The headlines say West Virginia lost 11,216 residents in the past year. The longer-term view says the state has lost 47,162 people since the 2010 census. The even-longer-term view says that unless something changes, things will get worse.
From a statistical point of view, a loss of 47,000 people among more than 1.8 million might not be all that significant. But when the nation's population grew by 26 million in that same time, it means West Virginia is falling behind as a place where people want to live.
The Census Bureau released its latest state population estimates the morning of Dec. 20. Estimates are based on the 2010 census numbers and are adjusted for births, deaths and migration. The most recent estimates are for July 1, 2018.
The farther out we get from the 2010 census, the less reliable the estimates will be. The actual head count in 2020 will be far more important than the latest estimates, but the estimates give us an idea where we are headed, whether we want to go in that direction or not.
You can look at West Virginia's stable population as an asset or a liability. We're not taking on more people than the economy can support, but at the same time our economy isn't strong enough to take on more people.
Digging into the numbers, it is apparent West Virginia has two problems. One is that more people are moving out of the state than are moving in. That's nothing new, and it's not unique. At least 17 other states have had the same problem since the beginning of this decade. Most are in the Northeast and the Midwest. Ohio is one of them.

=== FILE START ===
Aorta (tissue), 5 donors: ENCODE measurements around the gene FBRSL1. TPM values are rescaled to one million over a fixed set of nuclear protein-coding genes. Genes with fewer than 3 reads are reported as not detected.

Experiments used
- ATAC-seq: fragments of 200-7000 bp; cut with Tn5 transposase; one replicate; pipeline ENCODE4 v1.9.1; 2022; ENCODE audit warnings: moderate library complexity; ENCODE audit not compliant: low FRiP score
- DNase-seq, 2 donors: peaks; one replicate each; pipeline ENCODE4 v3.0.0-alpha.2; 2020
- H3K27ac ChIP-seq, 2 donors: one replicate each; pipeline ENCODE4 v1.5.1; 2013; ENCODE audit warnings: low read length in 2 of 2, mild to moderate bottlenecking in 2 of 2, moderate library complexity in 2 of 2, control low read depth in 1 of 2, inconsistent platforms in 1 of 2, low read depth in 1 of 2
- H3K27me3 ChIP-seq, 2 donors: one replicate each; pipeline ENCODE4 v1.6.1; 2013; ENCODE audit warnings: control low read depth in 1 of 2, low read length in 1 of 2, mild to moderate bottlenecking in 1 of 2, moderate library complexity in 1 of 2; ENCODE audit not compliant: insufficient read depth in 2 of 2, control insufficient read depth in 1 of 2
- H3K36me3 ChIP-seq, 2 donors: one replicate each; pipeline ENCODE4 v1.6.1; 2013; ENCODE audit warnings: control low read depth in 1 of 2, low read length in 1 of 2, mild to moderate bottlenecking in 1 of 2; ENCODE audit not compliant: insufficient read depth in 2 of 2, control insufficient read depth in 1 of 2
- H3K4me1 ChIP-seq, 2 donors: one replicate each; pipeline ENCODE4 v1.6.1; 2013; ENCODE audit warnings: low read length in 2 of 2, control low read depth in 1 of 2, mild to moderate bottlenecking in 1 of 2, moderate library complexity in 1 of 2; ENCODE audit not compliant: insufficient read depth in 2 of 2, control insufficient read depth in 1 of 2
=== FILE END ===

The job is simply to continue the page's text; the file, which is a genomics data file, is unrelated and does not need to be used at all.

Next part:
The other problem is natural increase. West Virginia and Maine are the only two states to have seen more deaths than births since 2010. Maine's natural increase was negative 7,412, but it gained 18,302 through migration. Perhaps West Virginia officials should look into what is making Maine so attractive to people looking to relocate.
West Virginia has lost 27,508 people to migration this decade. Meanwhile, it has had 19,169 more deaths than births.
Why is that? Are our young people of childbearing age leaving the state faster than we can attract others to move here? Do the young people living here now have fewer incentives or even less desire to have children?
The recent estimates were for the state level. County-level estimates are scheduled for release in March. Those should give us a good grasp of which regions have the greatest problem, although it's pretty obvious the Morgantown area and the Eastern Panhandle are doing better in population growth than other regions.
One impact on the population decline is West Virginia's representation in the U.S. House of Representatives and the Electoral College. At this rate, West Virginia will lose one of its three seats for the 2022 election, and it will have one fewer vote in the Electoral College in the 2024 presidential election.
In 1940, before air conditioning, West Virginia had six seats in the House, and Florida had only five seats. Florida now has 27 seats and could gain one or more after the 2020 census. In fact, Florida has had a larger gain this decade from migration (2.2 million people) than West Virginia has in total population (1.8 million).
But politics is only one worry about a declining population. The fact that our economy apparently cannot sustain the number of people we have now should be uppermost in the minds of all involved in providing what West Virginia needs for a prosperous future.
Some parts of the state are already in a cascade failure, where a decline in one segment of the local economy leads to another in a chain reaction that crashes the whole system. At this rate, not much is happening to prevent that from spreading into more regions.